An emerging theme in cancer biology is the ability of cancer cells to hijack normal stress response pathways to overcome strict reliance on external nutrients for growth. Pancreatic ductal adenocarcinoma (PDA) is the quintessence of an aggressive malignancy that thrives in nutrient poor, hypoxic environments, by altering pathways responsible for nutrient acquisition and utilization, such as autophagy and macropinocytosis.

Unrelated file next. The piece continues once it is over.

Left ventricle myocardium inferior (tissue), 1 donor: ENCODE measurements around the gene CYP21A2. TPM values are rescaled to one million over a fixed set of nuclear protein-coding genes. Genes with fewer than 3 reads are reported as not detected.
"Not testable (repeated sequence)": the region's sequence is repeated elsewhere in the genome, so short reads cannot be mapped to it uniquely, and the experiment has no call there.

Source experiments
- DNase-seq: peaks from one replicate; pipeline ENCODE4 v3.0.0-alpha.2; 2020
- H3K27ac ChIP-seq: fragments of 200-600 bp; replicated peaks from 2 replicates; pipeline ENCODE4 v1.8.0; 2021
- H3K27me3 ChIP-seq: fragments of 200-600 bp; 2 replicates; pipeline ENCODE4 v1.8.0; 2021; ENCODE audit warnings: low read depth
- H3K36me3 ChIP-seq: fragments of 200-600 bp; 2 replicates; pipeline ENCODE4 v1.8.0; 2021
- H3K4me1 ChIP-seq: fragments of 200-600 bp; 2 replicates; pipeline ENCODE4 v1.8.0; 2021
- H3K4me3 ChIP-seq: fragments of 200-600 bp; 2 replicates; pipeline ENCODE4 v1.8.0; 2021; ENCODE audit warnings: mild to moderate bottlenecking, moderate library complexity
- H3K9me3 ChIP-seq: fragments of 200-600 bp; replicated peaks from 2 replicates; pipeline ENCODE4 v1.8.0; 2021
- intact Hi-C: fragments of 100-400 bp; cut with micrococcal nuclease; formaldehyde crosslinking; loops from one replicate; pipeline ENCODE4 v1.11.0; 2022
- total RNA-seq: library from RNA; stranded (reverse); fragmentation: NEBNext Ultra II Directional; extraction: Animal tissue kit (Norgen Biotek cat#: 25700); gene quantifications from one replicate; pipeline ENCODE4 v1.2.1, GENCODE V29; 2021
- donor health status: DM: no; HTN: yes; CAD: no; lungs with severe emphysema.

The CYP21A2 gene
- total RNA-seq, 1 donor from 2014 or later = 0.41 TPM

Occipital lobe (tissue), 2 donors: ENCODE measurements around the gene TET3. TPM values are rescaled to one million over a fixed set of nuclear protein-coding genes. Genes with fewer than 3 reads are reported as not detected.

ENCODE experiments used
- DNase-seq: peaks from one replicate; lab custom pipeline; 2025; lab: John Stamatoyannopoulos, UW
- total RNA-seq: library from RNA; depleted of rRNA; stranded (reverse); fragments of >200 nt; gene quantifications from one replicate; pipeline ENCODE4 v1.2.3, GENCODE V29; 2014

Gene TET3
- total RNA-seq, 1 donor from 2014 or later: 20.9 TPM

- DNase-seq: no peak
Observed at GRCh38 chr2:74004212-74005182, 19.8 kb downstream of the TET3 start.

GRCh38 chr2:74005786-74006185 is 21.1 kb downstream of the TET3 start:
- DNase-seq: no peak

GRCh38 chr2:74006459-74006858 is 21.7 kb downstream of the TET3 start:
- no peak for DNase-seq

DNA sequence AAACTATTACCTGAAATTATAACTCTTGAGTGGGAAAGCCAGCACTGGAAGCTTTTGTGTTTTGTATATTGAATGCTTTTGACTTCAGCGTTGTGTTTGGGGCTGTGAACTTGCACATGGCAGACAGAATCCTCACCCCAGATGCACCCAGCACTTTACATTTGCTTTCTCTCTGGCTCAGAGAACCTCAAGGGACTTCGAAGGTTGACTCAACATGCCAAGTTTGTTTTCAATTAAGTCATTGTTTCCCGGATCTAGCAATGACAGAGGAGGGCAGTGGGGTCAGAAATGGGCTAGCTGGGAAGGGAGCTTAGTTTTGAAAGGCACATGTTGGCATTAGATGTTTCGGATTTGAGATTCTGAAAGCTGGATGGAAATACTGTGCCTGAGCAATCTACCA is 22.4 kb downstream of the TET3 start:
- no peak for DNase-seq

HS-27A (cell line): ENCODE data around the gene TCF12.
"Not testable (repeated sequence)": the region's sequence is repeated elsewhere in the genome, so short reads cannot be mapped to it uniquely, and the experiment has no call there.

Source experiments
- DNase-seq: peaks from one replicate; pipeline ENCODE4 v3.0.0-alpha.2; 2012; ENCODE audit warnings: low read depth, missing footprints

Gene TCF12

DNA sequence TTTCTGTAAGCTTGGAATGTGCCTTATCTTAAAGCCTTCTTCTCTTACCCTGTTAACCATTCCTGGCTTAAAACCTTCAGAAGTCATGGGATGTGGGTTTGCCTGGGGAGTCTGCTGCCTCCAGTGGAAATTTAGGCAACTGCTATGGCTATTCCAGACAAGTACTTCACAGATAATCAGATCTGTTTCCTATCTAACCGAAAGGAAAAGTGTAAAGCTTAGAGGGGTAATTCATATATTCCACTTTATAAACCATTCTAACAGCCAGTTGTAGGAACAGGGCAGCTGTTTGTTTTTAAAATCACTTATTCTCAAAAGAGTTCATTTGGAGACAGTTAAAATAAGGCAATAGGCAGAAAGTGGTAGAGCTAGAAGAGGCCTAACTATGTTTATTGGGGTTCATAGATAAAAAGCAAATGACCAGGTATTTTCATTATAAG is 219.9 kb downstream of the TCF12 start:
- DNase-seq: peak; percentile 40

In our lab we study the mechanisms of autophagy-lysosome activation and how this organellar system contributes to metabolic reprogramming in PDA. We hypothesize that the functional interplay between cellular trafficking pathways and activation of gene programs that regulate organelle dynamics and function are tightly coupled and essential for tumor growth. Our studies at the intersection of cell biology and cancer research, using a combination of biochemistry, immuno-fluorescence imaging, proteomics and metabolomics in PDA cell lines, primary patient derived culture systems and genetically engineered mouse tumor models, aims to provide insight into how fundamental cellular process are rewired in cancer while also identifying new nodes for anti-cancer therapy.